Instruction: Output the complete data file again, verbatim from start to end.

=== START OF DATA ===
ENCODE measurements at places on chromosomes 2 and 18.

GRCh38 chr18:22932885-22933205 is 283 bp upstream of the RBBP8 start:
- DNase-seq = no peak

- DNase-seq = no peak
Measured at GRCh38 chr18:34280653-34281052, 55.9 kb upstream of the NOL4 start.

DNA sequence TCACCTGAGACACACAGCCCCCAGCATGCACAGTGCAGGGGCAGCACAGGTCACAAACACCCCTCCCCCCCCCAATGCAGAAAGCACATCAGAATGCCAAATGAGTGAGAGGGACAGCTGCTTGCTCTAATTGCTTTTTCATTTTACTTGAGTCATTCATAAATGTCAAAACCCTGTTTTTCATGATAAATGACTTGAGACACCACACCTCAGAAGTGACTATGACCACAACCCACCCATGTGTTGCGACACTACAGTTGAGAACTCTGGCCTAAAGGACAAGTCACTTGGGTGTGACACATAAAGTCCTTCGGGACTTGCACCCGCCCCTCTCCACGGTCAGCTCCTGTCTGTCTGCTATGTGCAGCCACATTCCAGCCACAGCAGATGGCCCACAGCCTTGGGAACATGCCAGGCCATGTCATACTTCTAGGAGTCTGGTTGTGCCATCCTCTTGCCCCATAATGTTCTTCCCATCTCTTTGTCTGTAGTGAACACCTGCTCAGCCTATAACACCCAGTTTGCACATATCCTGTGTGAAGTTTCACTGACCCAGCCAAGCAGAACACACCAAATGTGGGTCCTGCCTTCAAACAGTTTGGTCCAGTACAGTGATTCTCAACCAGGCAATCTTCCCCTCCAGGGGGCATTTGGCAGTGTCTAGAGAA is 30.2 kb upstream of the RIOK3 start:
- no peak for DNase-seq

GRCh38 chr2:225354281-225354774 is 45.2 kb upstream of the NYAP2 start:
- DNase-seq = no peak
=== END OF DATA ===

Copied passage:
ENCODE measurements at places on chromosomes 2 and 18.

GRCh38 chr18:22932885-22933205 is 283 bp upstream of the RBBP8 start:
- DNase-seq = no peak

- DNase-seq = no peak
Measured at GRCh38 chr18:34280653-34281052, 55.9 kb upstream of the NOL4 start.

DNA sequence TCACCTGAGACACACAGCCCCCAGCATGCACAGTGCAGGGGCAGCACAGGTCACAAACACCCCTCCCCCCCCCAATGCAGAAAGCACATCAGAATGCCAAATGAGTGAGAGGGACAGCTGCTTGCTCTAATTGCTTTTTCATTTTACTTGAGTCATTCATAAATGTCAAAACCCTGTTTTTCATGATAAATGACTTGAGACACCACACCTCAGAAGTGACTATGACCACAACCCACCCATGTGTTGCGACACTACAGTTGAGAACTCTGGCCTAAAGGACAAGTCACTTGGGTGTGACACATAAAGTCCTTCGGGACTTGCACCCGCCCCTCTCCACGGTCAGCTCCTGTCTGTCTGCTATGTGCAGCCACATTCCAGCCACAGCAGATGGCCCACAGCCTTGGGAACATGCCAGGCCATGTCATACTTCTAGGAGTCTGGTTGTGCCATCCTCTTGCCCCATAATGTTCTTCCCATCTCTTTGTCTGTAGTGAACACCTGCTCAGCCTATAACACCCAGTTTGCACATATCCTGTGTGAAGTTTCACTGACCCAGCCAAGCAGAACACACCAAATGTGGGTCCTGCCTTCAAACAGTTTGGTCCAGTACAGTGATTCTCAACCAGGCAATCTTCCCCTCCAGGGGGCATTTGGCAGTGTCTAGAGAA is 30.2 kb upstream of the RIOK3 start:
- no peak for DNase-seq

GRCh38 chr2:225354281-225354774 is 45.2 kb upstream of the NYAP2 start:
- DNase-seq = no peak